RWC Rainwater Harvesting System
A rainwater harvesting system for household and community use.
The RWC Rainwater Harvesting System is a product by RainWater Cambodia (RWC), established in 2004 with the technical assistance of Engineers Without Borders Australia. The product allows for the collection and storage of water for household and institutional use, for use in Cambodian dry seasons. Manufacturing is based in Cambodia.
This product is implemented by RWC
Other rainwater harvesting systems such as the Warka Tower
Goal 6: Clean water and sanitation
Target users include persons in rural households and institutions for which groundwater is not a safe option.
The product is manufactured in-country with local and imported parts. The product is not mass-produced and relies on funding from stakeholders. Gutters of approximately 8 x 5 m are installed on the house. The foundation for which the collection “Jumbo Jars” is to be placed is leveled and reinforced with stones and concrete. The Jars are created by placing clay on a steel frame. This is left to dry for two days then coated in cement. The clay is then removed. Piping is connected to jars and gutters.
Full details of the building method employed can be viewed in the RWC Design Brief.
Open-source interview with a representative
Areas within the target regions are scoped for appropriateness for implementation. RWC, Cambodian Rural Development Team, and Engineers Without Borders work together with the community to select beneficiaries. This selection process for users to acquire the product depends on the target area’s performance and the type of beneficiaries in need of the product. Target area performance conditions include a needed space of 5 x 8 m and a roof that can harvest rainwater. The selected conditions for beneficiaries might include users living in hard to access water source (river, pond, well), poor and vulnerable group, elder/disability people, users that have high responsibility on operation and maintenance, users with a clean record, women as a family leader, users that could contribute some material (sand, gravel, labor), and users not living in a flood-prone area.
Since the establishment in 2004, it is estimated that over 400,000 people have access to drinking water through rainwater harvesting. This is based on installments of systems in over 2,800 households and over 290 institutions. There have been 8 installations of this particular product since 2017.interview with representative
Source that the water is harvested from (e.g. fog, rain collection, etc.)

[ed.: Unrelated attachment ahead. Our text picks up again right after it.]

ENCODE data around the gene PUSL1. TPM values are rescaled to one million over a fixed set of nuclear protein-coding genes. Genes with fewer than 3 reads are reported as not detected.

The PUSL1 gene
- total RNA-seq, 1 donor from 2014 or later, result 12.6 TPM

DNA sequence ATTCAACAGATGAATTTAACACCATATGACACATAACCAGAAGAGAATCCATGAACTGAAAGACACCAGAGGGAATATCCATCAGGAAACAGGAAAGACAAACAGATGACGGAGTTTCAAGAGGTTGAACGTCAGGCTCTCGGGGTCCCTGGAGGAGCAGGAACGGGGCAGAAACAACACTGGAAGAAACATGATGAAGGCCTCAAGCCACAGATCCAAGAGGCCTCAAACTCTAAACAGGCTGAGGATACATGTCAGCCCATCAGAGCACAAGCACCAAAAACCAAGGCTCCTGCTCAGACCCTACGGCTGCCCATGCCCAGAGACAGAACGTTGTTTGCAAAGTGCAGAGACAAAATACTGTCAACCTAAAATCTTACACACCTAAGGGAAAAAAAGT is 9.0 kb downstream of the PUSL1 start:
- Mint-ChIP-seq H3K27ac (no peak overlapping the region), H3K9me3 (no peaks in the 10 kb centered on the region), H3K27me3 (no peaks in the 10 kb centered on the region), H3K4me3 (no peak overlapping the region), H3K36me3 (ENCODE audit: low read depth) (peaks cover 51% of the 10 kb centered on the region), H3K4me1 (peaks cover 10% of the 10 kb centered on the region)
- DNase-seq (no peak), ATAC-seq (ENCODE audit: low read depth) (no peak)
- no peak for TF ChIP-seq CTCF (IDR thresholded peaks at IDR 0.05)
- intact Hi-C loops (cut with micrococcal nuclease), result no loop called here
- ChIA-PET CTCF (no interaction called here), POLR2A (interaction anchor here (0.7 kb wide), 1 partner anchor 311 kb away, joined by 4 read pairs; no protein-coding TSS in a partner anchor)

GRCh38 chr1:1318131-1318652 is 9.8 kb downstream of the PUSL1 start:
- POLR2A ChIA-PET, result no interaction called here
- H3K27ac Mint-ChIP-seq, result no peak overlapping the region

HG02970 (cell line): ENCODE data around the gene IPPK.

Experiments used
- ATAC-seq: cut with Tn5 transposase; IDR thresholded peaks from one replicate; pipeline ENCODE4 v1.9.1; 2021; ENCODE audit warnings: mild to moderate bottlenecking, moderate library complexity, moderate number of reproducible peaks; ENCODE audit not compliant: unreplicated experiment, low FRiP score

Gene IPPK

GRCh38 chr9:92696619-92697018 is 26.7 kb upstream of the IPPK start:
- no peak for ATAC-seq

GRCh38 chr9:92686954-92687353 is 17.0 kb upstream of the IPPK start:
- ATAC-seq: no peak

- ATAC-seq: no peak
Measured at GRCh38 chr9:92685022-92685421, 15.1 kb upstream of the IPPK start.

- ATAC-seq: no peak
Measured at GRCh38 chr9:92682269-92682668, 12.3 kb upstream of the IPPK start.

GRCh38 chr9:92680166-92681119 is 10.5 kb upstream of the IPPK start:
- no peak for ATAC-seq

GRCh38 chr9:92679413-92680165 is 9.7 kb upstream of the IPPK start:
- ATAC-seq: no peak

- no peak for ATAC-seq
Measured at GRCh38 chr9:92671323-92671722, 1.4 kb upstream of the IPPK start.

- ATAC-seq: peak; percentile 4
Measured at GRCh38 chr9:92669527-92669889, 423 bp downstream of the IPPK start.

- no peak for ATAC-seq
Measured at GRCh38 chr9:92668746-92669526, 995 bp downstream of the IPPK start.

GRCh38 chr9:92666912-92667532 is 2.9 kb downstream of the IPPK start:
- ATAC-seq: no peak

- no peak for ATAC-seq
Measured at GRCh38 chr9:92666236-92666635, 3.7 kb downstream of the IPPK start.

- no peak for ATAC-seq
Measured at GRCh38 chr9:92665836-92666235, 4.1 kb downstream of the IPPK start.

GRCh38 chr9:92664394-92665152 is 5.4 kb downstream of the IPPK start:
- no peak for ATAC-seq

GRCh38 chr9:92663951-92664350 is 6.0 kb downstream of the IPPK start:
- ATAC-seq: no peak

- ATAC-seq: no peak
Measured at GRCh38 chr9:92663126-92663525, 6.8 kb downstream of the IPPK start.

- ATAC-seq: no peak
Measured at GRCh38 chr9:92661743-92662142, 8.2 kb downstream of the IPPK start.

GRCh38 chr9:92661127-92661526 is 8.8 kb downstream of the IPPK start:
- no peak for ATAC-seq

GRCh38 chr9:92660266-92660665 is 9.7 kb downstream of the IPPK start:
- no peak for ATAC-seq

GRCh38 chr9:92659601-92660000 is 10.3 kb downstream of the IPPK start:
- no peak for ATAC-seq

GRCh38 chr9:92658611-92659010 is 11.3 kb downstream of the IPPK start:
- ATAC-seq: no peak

Rate of water collected, measured in liters per hour
Size of the collection mechanism (m3)
Energy required to operate this system (kWh or N/A)
Description of integrated water treatment
Integrated water storage, measured in liters
List of necessary environmental conditions for operation
The rainwater harvesting system consists of a collection system, and a storage and distribution system. The collection system components include roof, guttering, first-flush diversion system, and PVC piping. The storage and distribution system consists of 8 tanks of 3000 L capacity, PVC piping, and taps. Both taps contain screens to reduce contaminants entering the system. There is also a first-flush system between the guttering and the pipes leading to the tanks.
The tanks are connected by underground pipes, 34 x 8 x 4 cm. There are drains located at either end of the foundation, one for wastewater and another for general use. Concrete caps sit atop the Jars.
Technical support is provided by RainWater Cambodia. Manuals for use and maintenance accompany the product on point of purchase, additionally, local masons contact details are provided.
Replaceable components include screens, taps, and valves.
No specified performance targets.Interview with representative
Testing to be conducted in late 2020.Interview with representative
Engineers Without Borders has developed a guide for project evaluation to be used by RainWater Cambodia.
Collection gutters must be kept free of debris to ensure the system is able to function. Correct maintenance and cleaning of screens are necessary for the system to function correctly.
Water harvested from the rainwater system can be further treated by the use of secondary filtration technology such as ceramic filters.
Pheng, K., et al., 2017, Sustainability of rainwater harvesting systems in rural Cambodia. OzWater Conference.
Pheng, K., Keo, K V., 2014, Rainwater harvesting formalisation for rural Cambodia, 27th WEDC International Conference.
Testing and evaluation to be undertaken in late 2020, no evaluation methods currently used.interview with representative
RainWater Cambodia regularly updates their Facebook page with current project developments.
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